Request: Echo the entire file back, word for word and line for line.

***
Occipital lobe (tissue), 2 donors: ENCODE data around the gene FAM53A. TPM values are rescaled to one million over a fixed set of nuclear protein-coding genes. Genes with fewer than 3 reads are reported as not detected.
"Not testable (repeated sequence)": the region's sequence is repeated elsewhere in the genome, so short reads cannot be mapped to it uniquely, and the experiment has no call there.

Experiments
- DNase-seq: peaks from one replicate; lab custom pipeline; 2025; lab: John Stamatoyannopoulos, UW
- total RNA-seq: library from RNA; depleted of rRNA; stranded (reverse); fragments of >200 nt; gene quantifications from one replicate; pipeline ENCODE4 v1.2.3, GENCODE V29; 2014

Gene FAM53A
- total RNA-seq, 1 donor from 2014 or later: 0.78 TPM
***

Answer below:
Occipital lobe (tissue), 2 donors: ENCODE data around the gene FAM53A. TPM values are rescaled to one million over a fixed set of nuclear protein-coding genes. Genes with fewer than 3 reads are reported as not detected.
"Not testable (repeated sequence)": the region's sequence is repeated elsewhere in the genome, so short reads cannot be mapped to it uniquely, and the experiment has no call there.

Experiments
- DNase-seq: peaks from one replicate; lab custom pipeline; 2025; lab: John Stamatoyannopoulos, UW
- total RNA-seq: library from RNA; depleted of rRNA; stranded (reverse); fragments of >200 nt; gene quantifications from one replicate; pipeline ENCODE4 v1.2.3, GENCODE V29; 2014

Gene FAM53A
- total RNA-seq, 1 donor from 2014 or later: 0.78 TPM